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Study: Equal Pay for Women Still Elusive

The Institute for Women's Policy Research finds women won't receive equal pay until 2059. Credit: StartUpStockPhotos/pixabay.com
The Institute for Women's Policy Research finds women won't receive equal pay until 2059. Credit: StartUpStockPhotos/pixabay.com
September 24, 2015

BALTIMORE - There's been a delay in equal pay for women. They won't earn as much as men until 2059, according to a report by the Institute for Women's Policy Research.

Study director Jessica Milli says the median income for women working full-time was more than $10,000 less than men in 2014. Milli says more needs to be done to close the gender wage gap, not only because women deserve to be paid equally for their work, but because it's hurting families and the economy overall.

"If you were to add up the earnings gains that women would get if they were paid the same as men," she says. "So in the same occupations, for the same hours of work - that would amount to an extra $450 billion into families' pockets."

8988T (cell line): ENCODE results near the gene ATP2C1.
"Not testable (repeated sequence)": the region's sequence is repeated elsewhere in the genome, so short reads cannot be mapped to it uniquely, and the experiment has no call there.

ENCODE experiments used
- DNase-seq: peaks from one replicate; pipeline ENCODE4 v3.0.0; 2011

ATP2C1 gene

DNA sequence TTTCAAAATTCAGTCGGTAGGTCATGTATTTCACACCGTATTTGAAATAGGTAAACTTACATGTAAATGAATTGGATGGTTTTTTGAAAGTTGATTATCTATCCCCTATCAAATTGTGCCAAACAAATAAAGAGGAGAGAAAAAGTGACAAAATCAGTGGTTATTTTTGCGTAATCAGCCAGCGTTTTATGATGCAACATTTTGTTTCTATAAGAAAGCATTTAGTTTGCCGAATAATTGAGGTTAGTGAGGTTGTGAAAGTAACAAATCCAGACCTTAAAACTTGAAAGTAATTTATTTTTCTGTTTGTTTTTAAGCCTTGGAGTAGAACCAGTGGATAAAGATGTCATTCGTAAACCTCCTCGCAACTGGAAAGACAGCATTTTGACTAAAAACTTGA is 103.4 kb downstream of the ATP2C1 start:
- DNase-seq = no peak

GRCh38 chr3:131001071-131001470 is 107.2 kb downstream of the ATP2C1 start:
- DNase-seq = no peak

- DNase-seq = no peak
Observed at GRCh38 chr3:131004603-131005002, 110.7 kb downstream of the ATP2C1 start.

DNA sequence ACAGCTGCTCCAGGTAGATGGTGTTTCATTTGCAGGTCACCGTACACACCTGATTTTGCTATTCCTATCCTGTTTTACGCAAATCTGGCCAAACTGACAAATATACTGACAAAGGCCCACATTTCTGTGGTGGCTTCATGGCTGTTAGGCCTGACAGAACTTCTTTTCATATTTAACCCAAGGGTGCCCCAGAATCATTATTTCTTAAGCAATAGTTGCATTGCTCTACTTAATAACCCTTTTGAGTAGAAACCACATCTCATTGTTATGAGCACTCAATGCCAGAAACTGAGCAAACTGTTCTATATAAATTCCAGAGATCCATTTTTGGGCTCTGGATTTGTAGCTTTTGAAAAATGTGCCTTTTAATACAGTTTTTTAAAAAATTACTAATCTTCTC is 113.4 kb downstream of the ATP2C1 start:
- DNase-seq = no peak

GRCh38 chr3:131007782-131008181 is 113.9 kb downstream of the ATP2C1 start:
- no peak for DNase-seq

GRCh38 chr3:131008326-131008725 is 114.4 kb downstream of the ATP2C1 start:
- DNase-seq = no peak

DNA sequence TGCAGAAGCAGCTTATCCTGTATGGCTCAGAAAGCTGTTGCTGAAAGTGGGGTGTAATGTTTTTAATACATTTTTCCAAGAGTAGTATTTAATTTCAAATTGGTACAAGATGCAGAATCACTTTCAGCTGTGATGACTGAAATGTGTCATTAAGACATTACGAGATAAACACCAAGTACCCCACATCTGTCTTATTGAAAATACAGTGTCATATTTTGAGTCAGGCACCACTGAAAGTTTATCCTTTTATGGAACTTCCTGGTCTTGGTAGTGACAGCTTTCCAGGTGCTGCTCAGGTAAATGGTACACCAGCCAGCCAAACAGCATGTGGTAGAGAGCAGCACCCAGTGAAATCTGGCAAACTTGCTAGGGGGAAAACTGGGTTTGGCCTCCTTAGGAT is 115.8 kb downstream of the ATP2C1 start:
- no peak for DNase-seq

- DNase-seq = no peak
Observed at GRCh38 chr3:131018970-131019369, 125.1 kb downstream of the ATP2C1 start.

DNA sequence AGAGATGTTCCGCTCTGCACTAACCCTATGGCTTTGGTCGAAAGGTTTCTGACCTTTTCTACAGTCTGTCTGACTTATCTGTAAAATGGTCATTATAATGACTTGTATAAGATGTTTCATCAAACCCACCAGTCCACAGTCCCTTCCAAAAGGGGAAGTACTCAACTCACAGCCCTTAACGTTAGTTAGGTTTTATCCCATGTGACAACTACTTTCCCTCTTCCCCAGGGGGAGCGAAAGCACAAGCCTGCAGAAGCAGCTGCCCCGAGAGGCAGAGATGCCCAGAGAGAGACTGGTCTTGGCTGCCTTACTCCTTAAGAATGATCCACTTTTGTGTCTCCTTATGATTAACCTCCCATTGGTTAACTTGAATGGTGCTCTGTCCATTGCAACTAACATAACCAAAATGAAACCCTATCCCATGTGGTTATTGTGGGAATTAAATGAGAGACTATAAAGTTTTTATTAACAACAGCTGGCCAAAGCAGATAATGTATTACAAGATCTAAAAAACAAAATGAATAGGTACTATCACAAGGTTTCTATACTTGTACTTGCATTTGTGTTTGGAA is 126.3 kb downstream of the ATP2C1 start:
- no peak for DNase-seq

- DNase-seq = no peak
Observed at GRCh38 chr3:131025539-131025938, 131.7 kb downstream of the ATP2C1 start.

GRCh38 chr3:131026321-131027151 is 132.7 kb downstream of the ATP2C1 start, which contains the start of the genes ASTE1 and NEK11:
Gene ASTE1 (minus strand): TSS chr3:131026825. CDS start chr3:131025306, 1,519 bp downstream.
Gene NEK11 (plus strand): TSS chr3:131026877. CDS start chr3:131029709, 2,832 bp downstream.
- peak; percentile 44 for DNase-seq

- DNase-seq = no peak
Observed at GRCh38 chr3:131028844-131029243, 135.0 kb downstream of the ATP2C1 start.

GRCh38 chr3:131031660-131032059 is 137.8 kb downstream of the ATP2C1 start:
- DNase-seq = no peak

Milli admits the pay gap between women and men isn't always due to unfair employers - more women work in occupations that historically have paid less. Still, she says, policies to modernize overtime pay regulations, increase access to affordable child care and mandate paid family leave would go a long way to help shorten the time women will have to wait to be paid the same as men.

Women aren't the only ones seeing paycheck problems. The report found neither women nor men saw a significant increase in inflation-adjusted earnings compared with 2013. Milli notes for decades, women have been adding more education and job experience to their resumes, but says that hasn't translated into higher earnings fast enough.

"Those losses due to the wage gap really add up," she says. "Women lose about $530,000 by the time they reach the age of 59."

Milli says losses over a career for college-educated women can be as high as $800,000.

Deborah Courson Smith/Deb Courson Smith, Public News Service - MD